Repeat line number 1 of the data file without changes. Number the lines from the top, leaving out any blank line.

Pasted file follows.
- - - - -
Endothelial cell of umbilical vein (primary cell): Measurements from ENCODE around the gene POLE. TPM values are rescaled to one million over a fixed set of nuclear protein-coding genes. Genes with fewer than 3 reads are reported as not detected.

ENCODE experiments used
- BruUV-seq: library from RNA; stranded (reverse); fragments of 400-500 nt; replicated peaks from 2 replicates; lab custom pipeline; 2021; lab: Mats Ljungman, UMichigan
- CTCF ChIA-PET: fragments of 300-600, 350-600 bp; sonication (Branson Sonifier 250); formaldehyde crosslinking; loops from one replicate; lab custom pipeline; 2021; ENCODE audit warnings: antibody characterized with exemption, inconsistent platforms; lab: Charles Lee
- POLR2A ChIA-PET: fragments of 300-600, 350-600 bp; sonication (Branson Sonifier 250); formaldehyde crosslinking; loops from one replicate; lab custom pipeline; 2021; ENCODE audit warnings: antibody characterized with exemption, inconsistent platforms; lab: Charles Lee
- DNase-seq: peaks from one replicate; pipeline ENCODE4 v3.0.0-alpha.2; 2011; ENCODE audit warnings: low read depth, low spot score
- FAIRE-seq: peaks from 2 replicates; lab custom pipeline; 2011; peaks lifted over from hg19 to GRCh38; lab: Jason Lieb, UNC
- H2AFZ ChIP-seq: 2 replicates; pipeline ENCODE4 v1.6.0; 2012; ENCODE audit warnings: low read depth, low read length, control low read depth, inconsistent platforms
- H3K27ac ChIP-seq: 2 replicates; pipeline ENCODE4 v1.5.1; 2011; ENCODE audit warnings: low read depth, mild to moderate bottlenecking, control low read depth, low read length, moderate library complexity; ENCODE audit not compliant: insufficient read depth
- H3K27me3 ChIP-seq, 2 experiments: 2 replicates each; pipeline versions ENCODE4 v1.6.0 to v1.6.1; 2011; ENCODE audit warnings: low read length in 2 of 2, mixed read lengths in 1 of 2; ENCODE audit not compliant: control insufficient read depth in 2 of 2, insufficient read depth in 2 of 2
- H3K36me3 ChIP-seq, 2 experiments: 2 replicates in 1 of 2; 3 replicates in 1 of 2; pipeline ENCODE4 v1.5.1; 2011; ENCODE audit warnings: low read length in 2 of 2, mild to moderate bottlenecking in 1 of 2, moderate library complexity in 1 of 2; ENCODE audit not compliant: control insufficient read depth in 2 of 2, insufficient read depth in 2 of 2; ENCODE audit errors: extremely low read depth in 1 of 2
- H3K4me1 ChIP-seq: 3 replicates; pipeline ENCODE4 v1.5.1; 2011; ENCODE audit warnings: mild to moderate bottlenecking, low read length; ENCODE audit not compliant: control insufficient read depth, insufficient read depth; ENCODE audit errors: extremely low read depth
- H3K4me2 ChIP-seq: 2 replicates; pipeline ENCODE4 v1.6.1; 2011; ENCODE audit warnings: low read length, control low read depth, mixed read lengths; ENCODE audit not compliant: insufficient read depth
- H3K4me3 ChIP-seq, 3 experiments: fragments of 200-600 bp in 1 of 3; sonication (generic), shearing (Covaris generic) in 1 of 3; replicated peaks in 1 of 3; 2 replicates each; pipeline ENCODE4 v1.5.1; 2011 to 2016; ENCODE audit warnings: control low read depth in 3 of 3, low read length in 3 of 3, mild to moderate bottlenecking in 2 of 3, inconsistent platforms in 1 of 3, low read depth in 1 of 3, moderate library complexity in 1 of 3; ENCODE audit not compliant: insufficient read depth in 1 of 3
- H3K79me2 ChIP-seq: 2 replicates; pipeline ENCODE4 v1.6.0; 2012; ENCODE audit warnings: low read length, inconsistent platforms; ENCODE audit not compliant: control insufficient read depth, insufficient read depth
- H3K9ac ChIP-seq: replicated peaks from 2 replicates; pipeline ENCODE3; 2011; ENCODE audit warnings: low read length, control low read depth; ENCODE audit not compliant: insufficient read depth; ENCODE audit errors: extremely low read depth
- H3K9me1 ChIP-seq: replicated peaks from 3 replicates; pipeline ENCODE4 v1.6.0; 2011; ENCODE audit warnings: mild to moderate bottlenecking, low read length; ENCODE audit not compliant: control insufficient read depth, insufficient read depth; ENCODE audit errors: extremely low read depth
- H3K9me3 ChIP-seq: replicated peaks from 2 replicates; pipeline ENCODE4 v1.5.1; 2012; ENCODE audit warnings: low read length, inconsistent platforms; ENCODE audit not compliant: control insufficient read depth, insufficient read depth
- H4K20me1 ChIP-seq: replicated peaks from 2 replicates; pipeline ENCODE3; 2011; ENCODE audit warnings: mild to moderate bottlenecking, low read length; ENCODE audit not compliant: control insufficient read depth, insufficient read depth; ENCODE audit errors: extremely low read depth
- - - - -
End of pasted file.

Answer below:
Endothelial cell of umbilical vein (primary cell): Measurements from ENCODE around the gene POLE. TPM values are rescaled to one million over a fixed set of nuclear protein-coding genes. Genes with fewer than 3 reads are reported as not detected.